32% of Homeowners Expect Home Prices to Drop Next Year, Highest Short-Term Pessimism Ever; Recognition Phase Underway
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Rasmussen Reports recently released an interesting survey that shows Homeowners Are More Pessimistic Than Ever About the Short-Term Housing Market
A new Rasmussen Reports survey finds that 32% expect the value of their home to decrease over the next year, the highest finding since Rasmussen Reports began asking the question regularly in December 2008.Recognition Phase
Just 21% believe the value of their home will go up over the next year.
Looking longer term, people are feeling a bit better. Fifty-two percent (52%) of homeowners say the value of their home will increase over the next five years, the highest level of optimism measured since May.
For the second month in a row, only 55% of homeowners say their home is worth more than their mortgage. A third (33%), however, report that the mortgage is bigger than the home value.
Over half of Americans know someone who has lost their home because they could not pay their mortgage, but just 20% believe that when banks foreclose on a home, it's generally due to unfair lending practices.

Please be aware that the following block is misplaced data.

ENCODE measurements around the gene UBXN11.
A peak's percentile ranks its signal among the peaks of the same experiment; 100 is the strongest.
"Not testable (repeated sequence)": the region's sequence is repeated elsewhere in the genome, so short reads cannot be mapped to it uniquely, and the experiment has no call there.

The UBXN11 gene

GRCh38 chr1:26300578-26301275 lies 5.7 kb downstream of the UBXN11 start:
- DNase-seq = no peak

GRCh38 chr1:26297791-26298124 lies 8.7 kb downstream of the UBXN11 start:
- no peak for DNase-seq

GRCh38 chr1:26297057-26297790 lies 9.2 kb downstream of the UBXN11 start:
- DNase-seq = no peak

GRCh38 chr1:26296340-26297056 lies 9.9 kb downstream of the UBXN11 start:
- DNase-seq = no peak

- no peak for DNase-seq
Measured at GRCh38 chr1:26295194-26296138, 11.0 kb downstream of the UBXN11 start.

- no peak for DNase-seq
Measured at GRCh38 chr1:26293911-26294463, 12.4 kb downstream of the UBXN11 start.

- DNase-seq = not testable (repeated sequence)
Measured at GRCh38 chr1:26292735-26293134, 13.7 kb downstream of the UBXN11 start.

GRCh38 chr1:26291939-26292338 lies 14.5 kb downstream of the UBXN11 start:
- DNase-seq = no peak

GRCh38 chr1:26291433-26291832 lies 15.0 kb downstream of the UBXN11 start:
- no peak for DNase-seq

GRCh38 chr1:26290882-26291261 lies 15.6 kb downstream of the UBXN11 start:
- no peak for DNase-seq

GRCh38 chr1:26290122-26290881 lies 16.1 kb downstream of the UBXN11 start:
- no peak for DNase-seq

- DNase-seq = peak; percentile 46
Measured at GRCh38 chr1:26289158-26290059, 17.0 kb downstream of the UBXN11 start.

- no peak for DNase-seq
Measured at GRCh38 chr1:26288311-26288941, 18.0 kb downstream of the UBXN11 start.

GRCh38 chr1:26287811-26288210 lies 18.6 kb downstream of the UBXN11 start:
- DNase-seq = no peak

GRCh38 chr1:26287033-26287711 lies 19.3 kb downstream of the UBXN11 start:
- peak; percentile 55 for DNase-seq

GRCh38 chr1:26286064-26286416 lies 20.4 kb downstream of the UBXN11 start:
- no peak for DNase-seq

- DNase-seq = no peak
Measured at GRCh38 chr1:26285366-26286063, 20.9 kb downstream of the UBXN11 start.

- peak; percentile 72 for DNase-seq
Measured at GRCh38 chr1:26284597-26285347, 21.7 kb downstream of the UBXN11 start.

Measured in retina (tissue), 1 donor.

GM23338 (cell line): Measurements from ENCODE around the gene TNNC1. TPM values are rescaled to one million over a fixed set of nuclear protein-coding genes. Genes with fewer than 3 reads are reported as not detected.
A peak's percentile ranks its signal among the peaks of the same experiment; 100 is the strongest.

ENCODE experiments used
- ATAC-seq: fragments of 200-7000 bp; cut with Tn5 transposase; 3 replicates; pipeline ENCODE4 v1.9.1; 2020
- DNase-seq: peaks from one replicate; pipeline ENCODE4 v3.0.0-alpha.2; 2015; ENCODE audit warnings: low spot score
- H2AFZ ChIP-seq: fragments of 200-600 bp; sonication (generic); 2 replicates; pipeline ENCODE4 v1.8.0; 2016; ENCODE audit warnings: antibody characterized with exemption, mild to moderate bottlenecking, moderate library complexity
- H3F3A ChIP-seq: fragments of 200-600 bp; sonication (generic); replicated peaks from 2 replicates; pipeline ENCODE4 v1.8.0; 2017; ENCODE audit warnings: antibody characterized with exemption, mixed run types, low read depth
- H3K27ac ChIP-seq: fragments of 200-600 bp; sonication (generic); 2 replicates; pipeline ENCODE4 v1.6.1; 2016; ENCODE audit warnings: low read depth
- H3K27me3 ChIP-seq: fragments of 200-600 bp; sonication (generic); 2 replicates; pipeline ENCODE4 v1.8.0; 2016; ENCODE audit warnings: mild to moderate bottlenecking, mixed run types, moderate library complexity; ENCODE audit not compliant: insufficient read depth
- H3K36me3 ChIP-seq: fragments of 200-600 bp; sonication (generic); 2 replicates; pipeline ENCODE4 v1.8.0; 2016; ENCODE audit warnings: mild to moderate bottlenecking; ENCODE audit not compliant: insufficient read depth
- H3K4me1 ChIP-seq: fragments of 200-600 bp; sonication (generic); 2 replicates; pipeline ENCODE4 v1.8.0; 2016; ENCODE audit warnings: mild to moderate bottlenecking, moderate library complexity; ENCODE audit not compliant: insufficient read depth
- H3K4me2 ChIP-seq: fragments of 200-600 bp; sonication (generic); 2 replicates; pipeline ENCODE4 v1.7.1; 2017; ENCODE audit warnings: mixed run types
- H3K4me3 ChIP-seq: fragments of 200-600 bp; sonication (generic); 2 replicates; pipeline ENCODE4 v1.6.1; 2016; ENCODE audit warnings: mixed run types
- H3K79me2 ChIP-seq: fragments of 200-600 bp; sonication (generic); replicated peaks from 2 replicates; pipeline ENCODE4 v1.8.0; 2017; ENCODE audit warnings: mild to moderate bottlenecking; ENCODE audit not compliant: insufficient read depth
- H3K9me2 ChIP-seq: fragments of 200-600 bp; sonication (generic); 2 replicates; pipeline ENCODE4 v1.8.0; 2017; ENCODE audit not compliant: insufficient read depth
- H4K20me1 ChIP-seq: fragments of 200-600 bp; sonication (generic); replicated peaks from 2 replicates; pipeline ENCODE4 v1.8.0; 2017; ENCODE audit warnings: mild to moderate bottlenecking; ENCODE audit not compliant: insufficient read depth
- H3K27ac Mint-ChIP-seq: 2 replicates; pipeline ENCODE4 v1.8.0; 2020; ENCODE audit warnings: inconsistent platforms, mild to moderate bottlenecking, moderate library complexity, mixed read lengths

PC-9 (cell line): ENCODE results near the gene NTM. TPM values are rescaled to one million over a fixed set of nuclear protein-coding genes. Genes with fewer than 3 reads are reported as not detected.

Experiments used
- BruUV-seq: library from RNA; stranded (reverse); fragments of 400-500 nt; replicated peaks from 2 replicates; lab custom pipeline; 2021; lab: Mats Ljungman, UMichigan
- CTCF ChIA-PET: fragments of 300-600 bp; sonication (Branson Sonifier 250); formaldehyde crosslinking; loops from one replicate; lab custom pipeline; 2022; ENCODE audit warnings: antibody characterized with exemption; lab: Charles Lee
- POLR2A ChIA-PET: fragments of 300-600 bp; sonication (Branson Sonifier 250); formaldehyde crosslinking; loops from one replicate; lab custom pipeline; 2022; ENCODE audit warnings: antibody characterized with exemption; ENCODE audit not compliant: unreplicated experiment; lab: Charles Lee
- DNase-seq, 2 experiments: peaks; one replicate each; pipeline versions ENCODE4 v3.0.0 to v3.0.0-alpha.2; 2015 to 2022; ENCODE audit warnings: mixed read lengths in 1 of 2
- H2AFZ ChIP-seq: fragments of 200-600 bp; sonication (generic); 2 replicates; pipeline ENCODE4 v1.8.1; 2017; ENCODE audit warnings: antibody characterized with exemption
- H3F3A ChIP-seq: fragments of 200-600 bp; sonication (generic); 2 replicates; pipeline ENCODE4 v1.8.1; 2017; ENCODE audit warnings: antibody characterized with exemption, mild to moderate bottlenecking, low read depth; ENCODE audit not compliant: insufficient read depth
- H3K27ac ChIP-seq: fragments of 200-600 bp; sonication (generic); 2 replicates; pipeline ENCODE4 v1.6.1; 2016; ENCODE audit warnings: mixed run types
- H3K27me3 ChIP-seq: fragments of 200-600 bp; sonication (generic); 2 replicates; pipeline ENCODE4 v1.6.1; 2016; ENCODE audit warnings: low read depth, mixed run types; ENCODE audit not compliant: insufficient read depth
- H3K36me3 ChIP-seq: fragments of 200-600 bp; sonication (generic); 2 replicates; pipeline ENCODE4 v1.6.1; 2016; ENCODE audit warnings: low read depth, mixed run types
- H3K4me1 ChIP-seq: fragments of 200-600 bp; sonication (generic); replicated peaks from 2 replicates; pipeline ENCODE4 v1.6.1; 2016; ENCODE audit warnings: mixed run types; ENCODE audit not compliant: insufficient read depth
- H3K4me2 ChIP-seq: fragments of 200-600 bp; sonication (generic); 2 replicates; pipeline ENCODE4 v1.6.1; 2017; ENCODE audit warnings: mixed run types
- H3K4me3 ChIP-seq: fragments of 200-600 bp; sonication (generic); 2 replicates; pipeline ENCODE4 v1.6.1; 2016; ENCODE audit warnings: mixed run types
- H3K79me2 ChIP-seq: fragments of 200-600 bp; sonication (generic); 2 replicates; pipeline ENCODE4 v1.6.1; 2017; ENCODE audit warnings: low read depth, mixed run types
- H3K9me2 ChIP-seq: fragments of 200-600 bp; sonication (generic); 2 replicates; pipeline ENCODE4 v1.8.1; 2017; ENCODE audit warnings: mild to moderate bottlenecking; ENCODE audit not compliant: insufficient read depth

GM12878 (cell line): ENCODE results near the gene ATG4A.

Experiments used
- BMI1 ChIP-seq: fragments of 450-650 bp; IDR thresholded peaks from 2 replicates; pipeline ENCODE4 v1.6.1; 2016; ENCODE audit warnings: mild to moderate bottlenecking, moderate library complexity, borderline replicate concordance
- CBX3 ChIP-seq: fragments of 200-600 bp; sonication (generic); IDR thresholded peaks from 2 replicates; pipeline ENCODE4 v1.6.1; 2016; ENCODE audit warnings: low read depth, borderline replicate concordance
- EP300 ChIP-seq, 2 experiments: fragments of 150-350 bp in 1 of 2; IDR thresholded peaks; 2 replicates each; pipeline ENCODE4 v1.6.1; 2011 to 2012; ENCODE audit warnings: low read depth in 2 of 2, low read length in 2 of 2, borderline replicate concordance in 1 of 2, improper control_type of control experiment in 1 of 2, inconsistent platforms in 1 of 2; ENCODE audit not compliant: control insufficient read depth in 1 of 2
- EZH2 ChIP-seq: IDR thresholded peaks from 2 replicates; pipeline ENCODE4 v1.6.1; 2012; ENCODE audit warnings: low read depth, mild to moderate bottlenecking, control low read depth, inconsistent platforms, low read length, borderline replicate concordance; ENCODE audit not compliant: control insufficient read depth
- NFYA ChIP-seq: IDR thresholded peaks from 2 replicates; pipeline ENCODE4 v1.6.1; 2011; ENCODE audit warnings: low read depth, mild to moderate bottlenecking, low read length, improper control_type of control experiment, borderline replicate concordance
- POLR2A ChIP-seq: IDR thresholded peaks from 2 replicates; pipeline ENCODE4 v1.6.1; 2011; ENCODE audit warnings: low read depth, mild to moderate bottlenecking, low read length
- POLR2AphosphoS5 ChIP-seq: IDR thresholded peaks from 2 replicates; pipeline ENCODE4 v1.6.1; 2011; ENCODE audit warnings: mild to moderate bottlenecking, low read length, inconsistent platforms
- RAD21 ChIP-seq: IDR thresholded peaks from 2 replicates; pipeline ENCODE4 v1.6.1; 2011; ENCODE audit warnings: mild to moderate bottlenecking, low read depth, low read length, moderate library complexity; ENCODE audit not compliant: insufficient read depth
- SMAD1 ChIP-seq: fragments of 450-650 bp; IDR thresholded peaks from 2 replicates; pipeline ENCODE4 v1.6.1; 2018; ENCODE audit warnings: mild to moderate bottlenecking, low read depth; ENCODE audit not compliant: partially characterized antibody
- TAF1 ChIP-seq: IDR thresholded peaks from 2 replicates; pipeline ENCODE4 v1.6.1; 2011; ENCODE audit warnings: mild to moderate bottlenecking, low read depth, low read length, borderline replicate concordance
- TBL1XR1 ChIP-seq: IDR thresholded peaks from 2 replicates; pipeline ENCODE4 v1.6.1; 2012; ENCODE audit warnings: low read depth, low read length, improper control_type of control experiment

Some will look at the survey results and see a contrarian indicator. I rather doubt it. I do not think we bottom until homeowners sour on long-term optimism.
Given current conditions, housing inventory, shadow inventory, another jobless "recovery", and changing social attitudes from younger generations, home prices will likely stay depressed for a while.
So instead of the survey being a contrarian indicator, I view these attitudes as part of the recognition phase. Consumers are starting to realize the economic headwinds and what that will do to housing prices in the short-term, even if they have not yet figured out the long-term demographic mess.
Time and Price is the Only Legitimate Cure
The most encouraging sign in the report is that "a majority of Americans continue to oppose any government intervention in the housing market."
The only legitimate cure for what ails housing is price and time. Prices need to fall to the point there is genuine demand. When that happens, the bottom will be in, although appreciation off that bottom will be quite slow.
In the meantime, the Fed's misguided attempt to prop up prices, in conjunction with all the interference by Congress, just stretches out the bottoming timeline.
Mike "Mish" Shedlock
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